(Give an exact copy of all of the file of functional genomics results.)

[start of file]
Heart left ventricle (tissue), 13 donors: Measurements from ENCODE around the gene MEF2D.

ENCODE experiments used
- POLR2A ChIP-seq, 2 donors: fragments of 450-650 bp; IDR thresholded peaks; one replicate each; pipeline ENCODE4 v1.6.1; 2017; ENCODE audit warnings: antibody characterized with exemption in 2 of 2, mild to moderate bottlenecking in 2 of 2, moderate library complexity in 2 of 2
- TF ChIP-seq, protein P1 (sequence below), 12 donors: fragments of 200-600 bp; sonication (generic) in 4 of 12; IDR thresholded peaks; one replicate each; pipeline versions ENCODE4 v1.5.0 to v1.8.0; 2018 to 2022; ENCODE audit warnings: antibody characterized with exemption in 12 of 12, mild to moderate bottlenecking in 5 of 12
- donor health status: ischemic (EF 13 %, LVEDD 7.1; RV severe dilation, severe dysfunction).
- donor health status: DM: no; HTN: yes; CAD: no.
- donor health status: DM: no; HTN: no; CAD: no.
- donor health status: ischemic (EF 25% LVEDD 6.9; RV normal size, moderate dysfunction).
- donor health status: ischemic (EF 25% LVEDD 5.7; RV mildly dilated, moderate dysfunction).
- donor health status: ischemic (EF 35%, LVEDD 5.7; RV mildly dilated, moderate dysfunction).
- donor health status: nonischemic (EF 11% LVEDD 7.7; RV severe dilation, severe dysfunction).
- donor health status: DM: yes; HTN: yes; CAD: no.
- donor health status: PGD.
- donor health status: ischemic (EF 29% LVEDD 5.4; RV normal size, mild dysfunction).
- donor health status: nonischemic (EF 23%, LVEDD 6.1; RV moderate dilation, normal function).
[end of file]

Heart left ventricle (tissue), 13 donors: Measurements from ENCODE around the gene MEF2D.

ENCODE experiments used
- POLR2A ChIP-seq, 2 donors: fragments of 450-650 bp; IDR thresholded peaks; one replicate each; pipeline ENCODE4 v1.6.1; 2017; ENCODE audit warnings: antibody characterized with exemption in 2 of 2, mild to moderate bottlenecking in 2 of 2, moderate library complexity in 2 of 2
- TF ChIP-seq, protein P1 (sequence below), 12 donors: fragments of 200-600 bp; sonication (generic) in 4 of 12; IDR thresholded peaks; one replicate each; pipeline versions ENCODE4 v1.5.0 to v1.8.0; 2018 to 2022; ENCODE audit warnings: antibody characterized with exemption in 12 of 12, mild to moderate bottlenecking in 5 of 12
- donor health status: ischemic (EF 13 %, LVEDD 7.1; RV severe dilation, severe dysfunction).
- donor health status: DM: no; HTN: yes; CAD: no.
- donor health status: DM: no; HTN: no; CAD: no.
- donor health status: ischemic (EF 25% LVEDD 6.9; RV normal size, moderate dysfunction).
- donor health status: ischemic (EF 25% LVEDD 5.7; RV mildly dilated, moderate dysfunction).
- donor health status: ischemic (EF 35%, LVEDD 5.7; RV mildly dilated, moderate dysfunction).
- donor health status: nonischemic (EF 11% LVEDD 7.7; RV severe dilation, severe dysfunction).
- donor health status: DM: yes; HTN: yes; CAD: no.
- donor health status: PGD.
- donor health status: ischemic (EF 29% LVEDD 5.4; RV normal size, mild dysfunction).
- donor health status: nonischemic (EF 23%, LVEDD 6.1; RV moderate dilation, normal function).